The 23rd annual New York Jewish Film Festival

The 23rd annual New York Jewish Film Festival

Eric Goldman writes and teaches about Jewish cinema. He is president of Ergo Media, a distributor of Jewish, Yiddish and Israeli film.

“Rue Mandar” shows siblings confronting family issues.

If it’s January, then it must be the New York Jewish Film Festival.

Since 1991, when a partnership was forged between the Film Society of Lincoln Center and the Jewish Museum, New Yorkers have been able to see new and exciting films from across the globe that tackle stories of Jewish interest. Under the skilled direction of Aviva Weintraub, the festival has chosen a cross-section of films, most of which will be screened for the first time in the area.

When the Pew Research Center’s survey of American Jews was released a few months ago, many rabbis and communal leaders were distraught at the findings, noting among other things that religion played a far less important role in the identity of American Jews. The good news, however, was that 94 percent of American Jews say that they are proud to be Jewish, and that has translated into a growing comfort on their part with their Jewish identity. In the world of cinema, filmmakers, who only two generations ago rarely expressed themselves Jewishly, now increasingly explore Jewish life through their work, and we see more fine films that tackle important Jewish issues. With more and better movies, Jewish film festivals continue to grow and expand.

Now, the Jewish institutional world finally is recognizing that these festivals can be a vibrant force in building Jewish community, particularly for the 62 percent of U.S. Jews that Pew found to identify their Judaism as “mainly a matter of ancestry and culture.” Today, there are more than 100 Jewish film festivals in North America, including an outstanding Israel film festival in our own community.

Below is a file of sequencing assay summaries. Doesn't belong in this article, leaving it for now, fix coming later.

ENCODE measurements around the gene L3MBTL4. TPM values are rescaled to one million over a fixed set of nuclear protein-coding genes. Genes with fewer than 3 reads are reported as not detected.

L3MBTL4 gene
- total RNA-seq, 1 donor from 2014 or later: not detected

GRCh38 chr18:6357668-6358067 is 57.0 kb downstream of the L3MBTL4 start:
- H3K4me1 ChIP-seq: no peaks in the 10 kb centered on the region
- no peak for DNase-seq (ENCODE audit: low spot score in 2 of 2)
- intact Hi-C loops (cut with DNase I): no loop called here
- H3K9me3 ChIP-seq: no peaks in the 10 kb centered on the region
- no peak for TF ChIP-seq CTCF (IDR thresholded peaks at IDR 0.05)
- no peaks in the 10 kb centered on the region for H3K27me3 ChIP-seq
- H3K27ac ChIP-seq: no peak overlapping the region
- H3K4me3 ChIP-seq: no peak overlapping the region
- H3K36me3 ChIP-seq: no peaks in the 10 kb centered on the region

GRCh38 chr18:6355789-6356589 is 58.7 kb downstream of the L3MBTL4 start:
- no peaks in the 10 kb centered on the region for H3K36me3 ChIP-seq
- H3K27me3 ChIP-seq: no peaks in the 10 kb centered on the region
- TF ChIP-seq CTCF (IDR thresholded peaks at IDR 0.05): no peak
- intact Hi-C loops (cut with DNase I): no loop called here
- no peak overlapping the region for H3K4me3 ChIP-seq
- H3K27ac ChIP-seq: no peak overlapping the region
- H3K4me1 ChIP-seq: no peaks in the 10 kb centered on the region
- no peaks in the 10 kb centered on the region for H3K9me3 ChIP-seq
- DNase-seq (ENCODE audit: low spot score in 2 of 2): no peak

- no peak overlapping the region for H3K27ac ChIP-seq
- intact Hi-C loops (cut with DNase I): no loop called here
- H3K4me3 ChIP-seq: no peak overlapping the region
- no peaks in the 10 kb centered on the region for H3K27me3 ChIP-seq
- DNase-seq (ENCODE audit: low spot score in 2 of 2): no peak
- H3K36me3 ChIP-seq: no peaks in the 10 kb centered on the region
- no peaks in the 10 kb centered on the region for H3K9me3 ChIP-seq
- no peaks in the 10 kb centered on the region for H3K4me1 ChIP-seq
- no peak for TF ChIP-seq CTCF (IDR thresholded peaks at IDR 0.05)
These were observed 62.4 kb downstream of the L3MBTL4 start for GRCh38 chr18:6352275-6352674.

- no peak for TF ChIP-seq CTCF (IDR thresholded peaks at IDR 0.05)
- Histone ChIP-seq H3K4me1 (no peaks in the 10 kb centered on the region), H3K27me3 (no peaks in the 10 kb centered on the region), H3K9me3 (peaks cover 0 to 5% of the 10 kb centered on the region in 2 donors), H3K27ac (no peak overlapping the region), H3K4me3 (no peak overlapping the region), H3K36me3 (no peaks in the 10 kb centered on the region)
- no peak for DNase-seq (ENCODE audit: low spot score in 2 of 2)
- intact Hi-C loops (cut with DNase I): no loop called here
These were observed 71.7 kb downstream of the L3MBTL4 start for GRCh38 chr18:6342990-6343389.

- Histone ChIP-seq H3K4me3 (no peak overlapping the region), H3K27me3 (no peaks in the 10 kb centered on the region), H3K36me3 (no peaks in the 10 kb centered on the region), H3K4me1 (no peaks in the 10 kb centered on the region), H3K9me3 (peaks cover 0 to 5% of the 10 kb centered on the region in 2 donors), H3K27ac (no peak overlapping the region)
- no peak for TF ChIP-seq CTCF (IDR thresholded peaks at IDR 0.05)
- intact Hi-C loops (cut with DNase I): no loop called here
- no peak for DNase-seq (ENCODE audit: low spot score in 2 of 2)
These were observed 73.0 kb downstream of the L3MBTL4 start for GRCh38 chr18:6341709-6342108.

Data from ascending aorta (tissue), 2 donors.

Now through January 23, 49 features and shorts from 10 countries are being screened at the Film Society’s Walter Reade and Elinor Bunim Munroe theaters at Lincoln Center.

After the United States and Israel, the country with the most films in the festival is France, represented by four narrative works and one documentary. To this day, France still struggles with its World War II past. Diane Kurys’s “For a Woman” begins with the unsettling discovery of letters and photos a daughter finds upon her mother’s death. Who was the mysterious uncle in the photo? What happened during the war that affected her parents’ relationship? In “Rue Mandar,” Idit Cebula provides an interesting portrait of three siblings, forced to confront a variety of family issues when they come together for their mother’s funeral.

Anne Weil and Philippe Kotlarski’s “Friends from France,” which opens the festival, brings us back to the 1970s, when courageous emissaries from the west smuggled Judaica to refuseniks in the Soviet Union and brought Soviet Jewish diaries and stories out with them, often at great peril. The film conjures up memories of the Soviet Jewry movement, the protests, and the people who traveled to the USSR to bring in Yiddishkayt.

Ilan Duran Cohen’s “The Jewish Cardinal” provides a fascinating study of Jean-Marie Aaron Lustiger, a French Jew, a child during the war, who converted to Catholicism and eventually became a cardinal and advisor to Pope John Paul II. I found this film most compelling. There is a particularly compelling segment set in 1983, when Lustiger, struggling with his belief system, goes to Auschwitz, the camp where his mother was murdered. This religious man, brilliantly played by Laurent Lucas, acknowledges that when he is there he could recite neither the Kaddish nor the Lord’s Prayer. Some might be troubled by a film about a convert, but Cohen does a remarkable job in giving us a feel for how Lustiger struggled with his dual identity, and the important role he would play in forcing the Polish Catholic church to acknowledge the Holocaust. Marcel Ophuls’s new film, “Un Voyageur (Ain’t Misbehavin’),” provides his own take on his father Max’s place in cinema history, as well as his own. Ophuls is one of my favorite documentarians, the filmmaker I credit for turning France upside down with his accusatory 1969 “The Sorrow and the Pity.” That film forced the French people to examine their wartime collaboration with the Nazis. What a treat it is to see more of this incredibly talented, opinionated, and likable artist.